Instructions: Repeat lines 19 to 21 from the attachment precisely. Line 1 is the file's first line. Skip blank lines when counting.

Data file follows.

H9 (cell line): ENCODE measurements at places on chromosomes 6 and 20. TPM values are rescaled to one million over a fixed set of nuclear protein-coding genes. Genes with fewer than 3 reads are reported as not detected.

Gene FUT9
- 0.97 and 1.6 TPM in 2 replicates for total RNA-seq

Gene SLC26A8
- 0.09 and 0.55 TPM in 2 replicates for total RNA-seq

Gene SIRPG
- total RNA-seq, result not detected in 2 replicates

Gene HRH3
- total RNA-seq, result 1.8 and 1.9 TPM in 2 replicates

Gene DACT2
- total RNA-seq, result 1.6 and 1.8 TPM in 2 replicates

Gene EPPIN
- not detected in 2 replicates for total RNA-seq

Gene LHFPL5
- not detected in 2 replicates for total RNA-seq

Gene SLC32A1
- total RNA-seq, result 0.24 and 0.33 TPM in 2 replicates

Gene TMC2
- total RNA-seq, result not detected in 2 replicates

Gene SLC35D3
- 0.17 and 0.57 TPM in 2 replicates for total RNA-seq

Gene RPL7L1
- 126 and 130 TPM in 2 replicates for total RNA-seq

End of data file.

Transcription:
- total RNA-seq, result not detected in 2 replicates

Gene SLC35D3
- 0.17 and 0.57 TPM in 2 replicates for total RNA-seq